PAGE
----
Number of Americans engaging in entrepreneurship is on the rise, as is optimism about success

If you’re starting a new business, you’re not alone. The 2012 Global Entrepreneurship Monitor, just released by Babson College and Baruch College, shows that nearly 13 percent of Americans are engaged in early-stage entrepreneurial activity. This is an all-time high since the colleges began tracking such data in 1999.

While that figure is encouraging, the reason behind the growing number of entrepreneurs may be even better news for our economy. Unlike during the recession, which drove many people to start a business because they’d lost their jobs, the vast majority of 2012’s new entrepreneurs said they were driven more by opportunity rather than necessity. According to the study, more than 43% of Americans believe there are good opportunities for entrepreneurship, a more than 20% jump from 2011 and the highest level recorded since the study was launched.

Also among the goods news is the fact that 37% of entrepreneurs project they would have more than five employees in the next five years. These growth expectations are above average when compared to other innovation-driven economies, the study says.

Also of interest is information the report provides about the circumstances under which many of the new American entrepreneurs are working. “We found that entrepreneurs in the U.S. exhibited a type of closeness,” commented Abdul Ali, associate professor of Entrepreneurship at Babson and one of the report authors. “More than two-thirds start at home, over 80 percent fund their efforts from personal, family, and friend sources and many employ family, nonpaid workers, and part-timers.”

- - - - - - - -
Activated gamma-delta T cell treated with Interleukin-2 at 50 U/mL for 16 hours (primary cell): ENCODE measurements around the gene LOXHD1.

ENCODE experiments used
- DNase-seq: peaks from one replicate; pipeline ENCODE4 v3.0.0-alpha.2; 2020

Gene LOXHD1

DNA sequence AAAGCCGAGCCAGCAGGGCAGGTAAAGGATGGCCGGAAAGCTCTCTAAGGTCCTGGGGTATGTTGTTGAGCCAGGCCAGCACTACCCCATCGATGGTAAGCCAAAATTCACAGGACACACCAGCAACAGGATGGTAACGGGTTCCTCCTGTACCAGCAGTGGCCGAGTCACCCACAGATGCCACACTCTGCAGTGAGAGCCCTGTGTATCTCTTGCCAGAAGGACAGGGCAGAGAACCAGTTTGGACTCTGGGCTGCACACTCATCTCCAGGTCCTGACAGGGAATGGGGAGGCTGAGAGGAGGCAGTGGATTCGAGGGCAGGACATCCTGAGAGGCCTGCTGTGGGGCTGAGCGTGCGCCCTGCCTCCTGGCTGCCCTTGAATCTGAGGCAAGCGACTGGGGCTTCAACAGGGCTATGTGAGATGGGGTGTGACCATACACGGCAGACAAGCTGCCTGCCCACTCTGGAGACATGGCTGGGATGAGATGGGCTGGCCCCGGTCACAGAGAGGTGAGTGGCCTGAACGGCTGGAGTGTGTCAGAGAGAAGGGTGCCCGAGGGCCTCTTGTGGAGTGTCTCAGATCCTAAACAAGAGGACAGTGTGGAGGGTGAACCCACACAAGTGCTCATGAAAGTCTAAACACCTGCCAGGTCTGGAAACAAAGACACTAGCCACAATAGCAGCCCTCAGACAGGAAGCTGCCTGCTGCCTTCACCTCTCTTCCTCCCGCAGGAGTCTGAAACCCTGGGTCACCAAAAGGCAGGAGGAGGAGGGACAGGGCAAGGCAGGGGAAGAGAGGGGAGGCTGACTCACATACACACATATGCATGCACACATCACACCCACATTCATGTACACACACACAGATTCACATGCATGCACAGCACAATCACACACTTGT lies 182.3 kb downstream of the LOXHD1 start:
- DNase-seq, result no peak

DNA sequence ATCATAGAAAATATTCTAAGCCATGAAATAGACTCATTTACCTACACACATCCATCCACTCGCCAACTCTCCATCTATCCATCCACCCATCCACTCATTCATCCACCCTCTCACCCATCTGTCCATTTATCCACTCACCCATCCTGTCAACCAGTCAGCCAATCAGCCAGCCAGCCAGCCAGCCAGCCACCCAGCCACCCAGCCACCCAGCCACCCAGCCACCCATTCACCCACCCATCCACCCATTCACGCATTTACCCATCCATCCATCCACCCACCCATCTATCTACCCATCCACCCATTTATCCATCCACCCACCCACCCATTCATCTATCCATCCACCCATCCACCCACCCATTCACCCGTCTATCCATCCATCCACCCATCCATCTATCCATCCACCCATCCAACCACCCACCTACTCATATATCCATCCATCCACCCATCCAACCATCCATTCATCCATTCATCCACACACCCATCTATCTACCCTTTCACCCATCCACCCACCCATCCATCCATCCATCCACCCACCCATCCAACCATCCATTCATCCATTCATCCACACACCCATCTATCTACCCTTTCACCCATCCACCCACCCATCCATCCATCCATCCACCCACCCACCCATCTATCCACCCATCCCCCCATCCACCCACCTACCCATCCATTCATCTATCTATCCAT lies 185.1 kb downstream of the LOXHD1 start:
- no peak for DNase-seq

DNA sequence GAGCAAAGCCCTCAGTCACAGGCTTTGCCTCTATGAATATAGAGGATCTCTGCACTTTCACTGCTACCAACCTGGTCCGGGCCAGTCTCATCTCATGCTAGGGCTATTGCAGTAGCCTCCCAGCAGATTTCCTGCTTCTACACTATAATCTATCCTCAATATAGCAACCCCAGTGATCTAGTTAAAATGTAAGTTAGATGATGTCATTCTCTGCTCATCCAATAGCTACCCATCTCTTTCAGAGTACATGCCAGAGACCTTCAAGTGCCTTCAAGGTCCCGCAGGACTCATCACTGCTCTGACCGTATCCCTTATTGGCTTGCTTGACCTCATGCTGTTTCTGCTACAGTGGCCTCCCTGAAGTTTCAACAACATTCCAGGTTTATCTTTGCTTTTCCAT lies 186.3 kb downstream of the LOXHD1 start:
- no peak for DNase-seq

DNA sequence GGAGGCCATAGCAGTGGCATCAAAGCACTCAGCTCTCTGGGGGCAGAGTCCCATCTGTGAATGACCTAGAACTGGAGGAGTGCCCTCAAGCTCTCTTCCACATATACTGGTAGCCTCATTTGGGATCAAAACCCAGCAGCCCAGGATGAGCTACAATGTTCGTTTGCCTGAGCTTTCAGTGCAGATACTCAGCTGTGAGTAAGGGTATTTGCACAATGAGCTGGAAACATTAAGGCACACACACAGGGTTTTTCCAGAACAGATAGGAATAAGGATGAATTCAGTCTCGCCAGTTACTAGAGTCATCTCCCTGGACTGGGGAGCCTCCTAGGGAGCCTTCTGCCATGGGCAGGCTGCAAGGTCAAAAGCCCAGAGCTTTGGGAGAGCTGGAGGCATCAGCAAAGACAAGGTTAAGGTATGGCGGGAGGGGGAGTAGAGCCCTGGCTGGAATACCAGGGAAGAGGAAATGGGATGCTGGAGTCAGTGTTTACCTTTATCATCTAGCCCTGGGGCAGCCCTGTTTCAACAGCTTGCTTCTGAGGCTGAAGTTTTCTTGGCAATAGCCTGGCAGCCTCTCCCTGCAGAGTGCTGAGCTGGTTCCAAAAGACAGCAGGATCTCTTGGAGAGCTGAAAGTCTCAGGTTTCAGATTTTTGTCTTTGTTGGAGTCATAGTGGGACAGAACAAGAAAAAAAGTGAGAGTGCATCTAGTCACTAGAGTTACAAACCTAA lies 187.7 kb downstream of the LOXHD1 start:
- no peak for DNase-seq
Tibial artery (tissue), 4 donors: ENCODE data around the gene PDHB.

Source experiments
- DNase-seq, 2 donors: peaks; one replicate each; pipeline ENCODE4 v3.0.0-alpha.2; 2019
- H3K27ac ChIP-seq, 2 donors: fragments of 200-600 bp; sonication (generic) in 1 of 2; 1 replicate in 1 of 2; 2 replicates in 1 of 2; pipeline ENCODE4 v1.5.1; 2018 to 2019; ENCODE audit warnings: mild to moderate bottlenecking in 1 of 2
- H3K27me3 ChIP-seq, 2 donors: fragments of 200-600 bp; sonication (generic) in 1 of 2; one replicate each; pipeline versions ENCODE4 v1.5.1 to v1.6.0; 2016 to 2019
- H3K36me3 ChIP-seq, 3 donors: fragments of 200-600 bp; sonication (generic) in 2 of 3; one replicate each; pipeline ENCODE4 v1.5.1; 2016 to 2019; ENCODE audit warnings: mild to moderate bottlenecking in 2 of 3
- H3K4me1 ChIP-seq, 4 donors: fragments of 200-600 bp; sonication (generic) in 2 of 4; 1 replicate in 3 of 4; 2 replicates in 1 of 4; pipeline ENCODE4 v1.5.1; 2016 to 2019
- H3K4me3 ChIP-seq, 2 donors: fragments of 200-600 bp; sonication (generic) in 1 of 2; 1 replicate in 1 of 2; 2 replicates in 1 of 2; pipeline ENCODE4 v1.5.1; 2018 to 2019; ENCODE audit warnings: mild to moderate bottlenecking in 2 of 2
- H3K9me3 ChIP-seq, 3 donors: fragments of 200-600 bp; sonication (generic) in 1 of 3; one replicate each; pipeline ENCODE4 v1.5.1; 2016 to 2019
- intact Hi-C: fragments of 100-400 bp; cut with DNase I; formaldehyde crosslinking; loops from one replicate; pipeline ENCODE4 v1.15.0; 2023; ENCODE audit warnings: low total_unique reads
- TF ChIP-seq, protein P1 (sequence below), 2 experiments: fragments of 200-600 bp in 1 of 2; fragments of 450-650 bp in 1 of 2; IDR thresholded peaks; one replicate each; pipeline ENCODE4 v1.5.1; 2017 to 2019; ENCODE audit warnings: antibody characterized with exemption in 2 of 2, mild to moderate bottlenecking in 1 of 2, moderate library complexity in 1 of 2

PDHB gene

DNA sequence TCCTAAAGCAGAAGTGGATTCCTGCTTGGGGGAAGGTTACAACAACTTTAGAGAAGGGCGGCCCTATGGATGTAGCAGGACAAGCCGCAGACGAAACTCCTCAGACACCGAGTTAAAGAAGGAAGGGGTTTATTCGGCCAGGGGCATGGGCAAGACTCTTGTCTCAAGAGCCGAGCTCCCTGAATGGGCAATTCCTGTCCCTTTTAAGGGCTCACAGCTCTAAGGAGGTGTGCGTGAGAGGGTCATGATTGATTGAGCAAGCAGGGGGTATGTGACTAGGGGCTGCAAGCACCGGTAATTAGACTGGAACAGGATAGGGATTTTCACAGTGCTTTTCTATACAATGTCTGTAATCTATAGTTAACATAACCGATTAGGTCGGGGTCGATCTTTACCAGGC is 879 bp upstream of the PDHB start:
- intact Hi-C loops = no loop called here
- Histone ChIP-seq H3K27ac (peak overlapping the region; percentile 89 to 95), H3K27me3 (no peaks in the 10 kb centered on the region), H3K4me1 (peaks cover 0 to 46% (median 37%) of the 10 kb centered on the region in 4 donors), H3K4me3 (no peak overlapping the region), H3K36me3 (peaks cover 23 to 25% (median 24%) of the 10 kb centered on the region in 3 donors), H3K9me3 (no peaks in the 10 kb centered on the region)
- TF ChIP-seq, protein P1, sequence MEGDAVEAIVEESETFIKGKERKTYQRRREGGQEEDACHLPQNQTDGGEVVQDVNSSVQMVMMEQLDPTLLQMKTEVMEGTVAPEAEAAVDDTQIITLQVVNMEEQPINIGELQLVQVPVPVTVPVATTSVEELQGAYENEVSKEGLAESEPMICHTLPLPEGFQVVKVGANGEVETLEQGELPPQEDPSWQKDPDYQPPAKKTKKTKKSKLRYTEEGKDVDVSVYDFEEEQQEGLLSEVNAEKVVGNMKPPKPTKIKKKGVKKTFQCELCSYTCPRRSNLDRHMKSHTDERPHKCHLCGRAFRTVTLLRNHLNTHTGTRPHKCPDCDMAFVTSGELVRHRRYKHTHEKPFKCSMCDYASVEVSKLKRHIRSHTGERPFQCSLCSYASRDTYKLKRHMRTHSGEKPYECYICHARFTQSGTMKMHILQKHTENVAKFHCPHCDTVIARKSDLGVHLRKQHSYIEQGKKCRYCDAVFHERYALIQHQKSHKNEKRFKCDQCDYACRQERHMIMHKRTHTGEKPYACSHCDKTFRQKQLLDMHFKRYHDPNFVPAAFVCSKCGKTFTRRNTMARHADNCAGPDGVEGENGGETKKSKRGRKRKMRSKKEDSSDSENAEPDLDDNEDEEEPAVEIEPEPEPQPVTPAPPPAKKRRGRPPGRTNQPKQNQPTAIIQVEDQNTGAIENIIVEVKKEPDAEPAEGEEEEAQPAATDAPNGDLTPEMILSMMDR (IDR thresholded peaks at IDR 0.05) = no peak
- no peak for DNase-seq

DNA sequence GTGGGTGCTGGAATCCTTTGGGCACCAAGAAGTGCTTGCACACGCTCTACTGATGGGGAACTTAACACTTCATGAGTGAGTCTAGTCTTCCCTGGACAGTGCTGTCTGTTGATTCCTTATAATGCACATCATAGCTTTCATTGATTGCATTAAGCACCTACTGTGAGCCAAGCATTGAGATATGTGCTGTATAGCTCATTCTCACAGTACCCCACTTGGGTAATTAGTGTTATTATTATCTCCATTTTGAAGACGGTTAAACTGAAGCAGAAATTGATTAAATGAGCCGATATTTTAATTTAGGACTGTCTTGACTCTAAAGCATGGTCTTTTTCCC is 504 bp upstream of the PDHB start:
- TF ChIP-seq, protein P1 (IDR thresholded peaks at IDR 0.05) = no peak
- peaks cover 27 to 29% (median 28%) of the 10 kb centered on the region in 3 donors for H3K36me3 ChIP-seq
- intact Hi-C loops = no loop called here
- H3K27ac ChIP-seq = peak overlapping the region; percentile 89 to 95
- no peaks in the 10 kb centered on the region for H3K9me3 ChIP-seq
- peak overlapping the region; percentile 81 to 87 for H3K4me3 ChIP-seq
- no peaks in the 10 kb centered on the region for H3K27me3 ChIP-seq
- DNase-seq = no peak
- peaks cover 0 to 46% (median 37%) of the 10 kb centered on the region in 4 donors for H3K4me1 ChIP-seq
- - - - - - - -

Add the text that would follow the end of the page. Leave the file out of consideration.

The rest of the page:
On the downside, the study found that Americans closing businesses were twice as likely as those in other innovation-drive economies to cite difficulties financing their ventures, according to Donna Kelley, associate professor of Entrepreneurship at Babson College.


Who are these new American entrepreneurs? Here are some of the demographic findings:

• There are seven women for every 10 men engaged in entrepreneurship in the U.S.

• Entrepreneurship is not age specific; it attracts everyone from youth to seniors.  Regardless of the age group, when workforce participation rates are taken into account, approximately 15-20 percent of adults in the workforce in each age group are engaged in entrepreneurship.

• First-generation immigrants are highly entrepreneurial: more than 16 percent of first-generation immigrants were starting and running new businesses in 2012, compared to 13 percent of nonimmigrants.


The study authors pointed out these challenges faced by American entrepreneurs:

• Entrepreneurs in the U.S. needed a median level of $15,000 to start their businesses. Further, entrepreneurial finance still depends primarily on bootstrapping and close circles.

• Compared to other innovation-driven economies, U.S. entrepreneurs face two-thirds the proportion of “stops” stemming from difficulties obtaining financing.

• Continuing to inch up year-over-year is fear of failure. One-third of those who saw opportunities felt constrained by fear of failure in 2012 compared to one-quarter in 2008. • Difficulties selling in unfamiliar regions outside of the U.S., where language, customs and less favorable environments are faced, mean U.S. entrepreneurs are missing opportunities for growth and globalization.

The study, which is conducted in 69 economies worldwide, surveys individuals rather than firm registrations, analyzing how many individuals are participating in entrepreneurship, the types of businesses they are starting or operating, their attitudes about entrepreneurship and the challenges they face in starting and growing their businesses. To access the full 2012 Global Entrepreneurship Monitor U.S. Report, visit the Babson Global Entrepreneurship Monitor Web page.

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